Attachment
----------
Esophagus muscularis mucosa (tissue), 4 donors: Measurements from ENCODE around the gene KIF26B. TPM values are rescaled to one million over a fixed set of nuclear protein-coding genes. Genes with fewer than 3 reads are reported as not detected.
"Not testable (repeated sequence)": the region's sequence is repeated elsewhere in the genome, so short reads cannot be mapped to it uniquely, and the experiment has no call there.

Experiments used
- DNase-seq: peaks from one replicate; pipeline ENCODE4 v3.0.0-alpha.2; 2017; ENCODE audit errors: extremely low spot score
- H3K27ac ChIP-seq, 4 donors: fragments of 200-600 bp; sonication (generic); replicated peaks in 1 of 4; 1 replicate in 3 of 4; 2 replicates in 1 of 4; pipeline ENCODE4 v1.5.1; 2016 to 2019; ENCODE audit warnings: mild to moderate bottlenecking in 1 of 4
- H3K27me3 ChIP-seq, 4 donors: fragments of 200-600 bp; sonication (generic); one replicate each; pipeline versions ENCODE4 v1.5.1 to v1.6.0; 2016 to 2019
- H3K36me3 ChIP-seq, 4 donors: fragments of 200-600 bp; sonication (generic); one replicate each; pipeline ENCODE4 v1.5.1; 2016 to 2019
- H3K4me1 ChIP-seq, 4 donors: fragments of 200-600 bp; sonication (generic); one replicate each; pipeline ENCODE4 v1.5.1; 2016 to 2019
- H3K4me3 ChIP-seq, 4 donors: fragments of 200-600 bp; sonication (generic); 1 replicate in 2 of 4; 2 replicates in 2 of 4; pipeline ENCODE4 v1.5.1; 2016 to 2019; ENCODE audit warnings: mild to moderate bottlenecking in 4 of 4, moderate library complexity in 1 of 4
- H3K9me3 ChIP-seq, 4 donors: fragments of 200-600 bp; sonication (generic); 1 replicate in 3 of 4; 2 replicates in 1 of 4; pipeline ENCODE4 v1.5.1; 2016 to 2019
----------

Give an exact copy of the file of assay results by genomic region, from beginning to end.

Esophagus muscularis mucosa (tissue), 4 donors: Measurements from ENCODE around the gene KIF26B. TPM values are rescaled to one million over a fixed set of nuclear protein-coding genes. Genes with fewer than 3 reads are reported as not detected.
"Not testable (repeated sequence)": the region's sequence is repeated elsewhere in the genome, so short reads cannot be mapped to it uniquely, and the experiment has no call there.

Experiments used
- DNase-seq: peaks from one replicate; pipeline ENCODE4 v3.0.0-alpha.2; 2017; ENCODE audit errors: extremely low spot score
- H3K27ac ChIP-seq, 4 donors: fragments of 200-600 bp; sonication (generic); replicated peaks in 1 of 4; 1 replicate in 3 of 4; 2 replicates in 1 of 4; pipeline ENCODE4 v1.5.1; 2016 to 2019; ENCODE audit warnings: mild to moderate bottlenecking in 1 of 4
- H3K27me3 ChIP-seq, 4 donors: fragments of 200-600 bp; sonication (generic); one replicate each; pipeline versions ENCODE4 v1.5.1 to v1.6.0; 2016 to 2019
- H3K36me3 ChIP-seq, 4 donors: fragments of 200-600 bp; sonication (generic); one replicate each; pipeline ENCODE4 v1.5.1; 2016 to 2019
- H3K4me1 ChIP-seq, 4 donors: fragments of 200-600 bp; sonication (generic); one replicate each; pipeline ENCODE4 v1.5.1; 2016 to 2019
- H3K4me3 ChIP-seq, 4 donors: fragments of 200-600 bp; sonication (generic); 1 replicate in 2 of 4; 2 replicates in 2 of 4; pipeline ENCODE4 v1.5.1; 2016 to 2019; ENCODE audit warnings: mild to moderate bottlenecking in 4 of 4, moderate library complexity in 1 of 4
- H3K9me3 ChIP-seq, 4 donors: fragments of 200-600 bp; sonication (generic); 1 replicate in 3 of 4; 2 replicates in 1 of 4; pipeline ENCODE4 v1.5.1; 2016 to 2019